Children exposed to lead have a SIGNIFICANTLY increased risk of mental illness – are we witnessing a lead-poisoned society going insane?


The 2014 water crisis in Flint, Michigan, raised national awareness of the effects of lead exposure on children. After municipal officials decided as a cost saving measure to switch the city’s water supply from Lake Huron to the polluted Flint River, residents immediately started complaining about the discolored and foul-smelling water. Nonetheless, it took scientists more than a year to get around to analyzing the water, at which point they discovered that it was heavily contaminated with lead and other heavy metals. The problem was swept under the rug for some time, and by the time government officials started doing something about it, thousands of children had already been exposed to dangerously high levels of lead.

While the crisis in Flint received national attention, it would be dangerous to assume that this was a once-off problem. In reality, studies have linked lead exposure to over 400,000 premature deaths each year. While lead poisoning levels are now considerably lower than they were at their peak in the 1980s, at least 1.2 million American children still have elevated levels of lead in their blood.

Years of research have confirmed that exposure to even low levels of lead can affect growth, intelligence and behavior in children. It has also been linked to coordination problems, learning disabilities and aggressive, violent behavior. Now, a study by researchers from Duke University, published in the journal JAMA Psychiatry, has revealed that childhood lead exposure can also have long-term effects on mental health and personality right into adulthood.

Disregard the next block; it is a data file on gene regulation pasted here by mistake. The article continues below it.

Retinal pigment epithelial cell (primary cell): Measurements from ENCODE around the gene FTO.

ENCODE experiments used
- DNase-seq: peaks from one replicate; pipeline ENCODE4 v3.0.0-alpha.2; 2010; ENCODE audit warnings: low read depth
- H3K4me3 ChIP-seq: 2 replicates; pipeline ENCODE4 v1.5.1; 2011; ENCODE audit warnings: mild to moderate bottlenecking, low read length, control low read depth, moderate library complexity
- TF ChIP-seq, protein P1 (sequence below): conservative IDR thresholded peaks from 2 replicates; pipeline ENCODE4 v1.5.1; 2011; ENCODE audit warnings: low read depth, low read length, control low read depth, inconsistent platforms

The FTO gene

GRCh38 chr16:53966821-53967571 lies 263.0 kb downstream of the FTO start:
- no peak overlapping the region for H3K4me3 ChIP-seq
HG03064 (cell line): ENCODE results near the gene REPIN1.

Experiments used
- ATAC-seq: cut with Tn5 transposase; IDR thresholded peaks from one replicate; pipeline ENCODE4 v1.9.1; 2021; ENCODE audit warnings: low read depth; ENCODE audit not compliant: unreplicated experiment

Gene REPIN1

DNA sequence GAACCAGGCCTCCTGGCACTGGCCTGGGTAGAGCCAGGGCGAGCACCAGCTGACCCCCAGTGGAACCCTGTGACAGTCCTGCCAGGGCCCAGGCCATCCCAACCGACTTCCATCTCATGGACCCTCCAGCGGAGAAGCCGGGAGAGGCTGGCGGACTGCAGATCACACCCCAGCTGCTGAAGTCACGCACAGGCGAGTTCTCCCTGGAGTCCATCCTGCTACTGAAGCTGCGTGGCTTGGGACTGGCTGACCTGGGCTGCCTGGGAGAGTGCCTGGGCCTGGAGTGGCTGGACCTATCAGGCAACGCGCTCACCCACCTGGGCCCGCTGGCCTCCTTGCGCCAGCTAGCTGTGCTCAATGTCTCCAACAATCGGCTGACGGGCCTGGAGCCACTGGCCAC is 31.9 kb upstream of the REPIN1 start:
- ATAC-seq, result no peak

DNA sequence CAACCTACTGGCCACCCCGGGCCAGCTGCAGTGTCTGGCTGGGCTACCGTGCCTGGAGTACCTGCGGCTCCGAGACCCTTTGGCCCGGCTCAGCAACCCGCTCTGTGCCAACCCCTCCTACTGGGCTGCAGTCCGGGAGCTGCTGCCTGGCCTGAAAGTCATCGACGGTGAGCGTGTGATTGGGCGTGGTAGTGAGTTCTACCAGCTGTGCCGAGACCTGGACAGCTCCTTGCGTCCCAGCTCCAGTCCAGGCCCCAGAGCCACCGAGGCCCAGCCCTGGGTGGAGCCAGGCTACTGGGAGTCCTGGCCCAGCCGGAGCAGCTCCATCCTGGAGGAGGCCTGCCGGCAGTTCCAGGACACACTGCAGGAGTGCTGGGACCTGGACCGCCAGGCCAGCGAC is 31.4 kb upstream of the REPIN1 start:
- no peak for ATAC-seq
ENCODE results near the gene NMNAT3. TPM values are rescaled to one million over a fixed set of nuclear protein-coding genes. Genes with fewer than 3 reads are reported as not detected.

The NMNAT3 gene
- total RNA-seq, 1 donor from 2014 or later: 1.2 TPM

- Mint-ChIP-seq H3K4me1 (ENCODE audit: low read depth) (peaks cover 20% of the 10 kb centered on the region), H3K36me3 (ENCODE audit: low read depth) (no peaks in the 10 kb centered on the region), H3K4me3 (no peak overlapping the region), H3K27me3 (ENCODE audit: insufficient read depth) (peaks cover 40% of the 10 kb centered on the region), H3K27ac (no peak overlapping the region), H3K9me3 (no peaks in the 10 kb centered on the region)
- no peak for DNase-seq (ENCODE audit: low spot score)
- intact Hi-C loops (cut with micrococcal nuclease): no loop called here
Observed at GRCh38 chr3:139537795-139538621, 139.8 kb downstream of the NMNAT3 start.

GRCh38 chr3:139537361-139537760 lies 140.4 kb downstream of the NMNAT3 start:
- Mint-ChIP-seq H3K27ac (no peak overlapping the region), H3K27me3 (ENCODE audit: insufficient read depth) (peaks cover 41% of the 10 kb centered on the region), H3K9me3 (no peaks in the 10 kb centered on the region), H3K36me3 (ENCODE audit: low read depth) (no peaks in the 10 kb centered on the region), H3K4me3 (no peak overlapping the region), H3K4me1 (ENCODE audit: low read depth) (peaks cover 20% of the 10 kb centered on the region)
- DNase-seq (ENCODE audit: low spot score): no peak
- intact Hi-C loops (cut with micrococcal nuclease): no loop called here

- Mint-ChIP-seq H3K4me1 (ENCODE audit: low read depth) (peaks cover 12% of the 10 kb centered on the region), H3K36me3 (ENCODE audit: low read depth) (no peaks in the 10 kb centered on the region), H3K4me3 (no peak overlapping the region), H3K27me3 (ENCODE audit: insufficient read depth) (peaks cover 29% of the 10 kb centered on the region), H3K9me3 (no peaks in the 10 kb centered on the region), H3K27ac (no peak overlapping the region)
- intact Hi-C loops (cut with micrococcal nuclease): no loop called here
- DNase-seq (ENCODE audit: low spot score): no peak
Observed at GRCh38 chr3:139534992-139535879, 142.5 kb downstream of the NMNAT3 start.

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Long-lasting negative effects

As reported by Science Daily, the recent study found that participants who had high blood lead levels at the age of 11 were more likely to struggle with mental illness later in life and to exhibit difficult personality traits by the time they turned 38. Risk of these problems increased exponentially the more lead they were exposed to during childhood. (Related: Lead exposure linked to emotional problems, anxiety and pervasive developmental problems in children.)

The 1,000 study participants were all born in Dunedin, New Zealand, between 1972 and 1973, back when New Zealand’s gasoline lead levels were among the highest in the world. Globally, gasoline was treated with high levels of lead between the 1960s and 1980s, meaning that most adults who are now in their 30s, 40s and 50s were exposed to lead when they were children.

Science Daily explained the study’s methodology:

Researchers measured blood lead levels — in micrograms per deciliter of blood (ug/dL) — when participants were 11 years old. Today, blood lead levels above 5 ug/dL will trigger additional clinical follow-up of a child. At age 11, 94 percent of participants in the Dunedin Study had blood lead levels above this cutoff. …

The Duke research team also assessed participant mental health and personality at various points throughout their lives, most recently at age 38. Diagnostic criteria or symptoms associated with eleven different psychiatric disorders … were used to calculate a single measure of mental health, called the psychopathology factor, or “p-factor” for short.

The higher an individual’s p-factor score, the greater the number and severity of psychiatric symptoms.

The team found that lead’s effects on mental health were as severe as other studies had previously found them to be on IQ. In addition, the researchers found that the families of children who experienced high levels of lead exposure described them as having difficult personalities, being more neurotic, less agreeable and less conscientious than other people.

With at least two decades’ worth of kids being continuously exposed to high levels of lead is it any wonder that the world is in the state it’s in? Could we now be witnessing a lead-poisoned society going insane?

Learn more about the true causes of mental health issues at Psychiatry.news.

Sources for this article include:

ScienceDaily.com

NaturalNews.com



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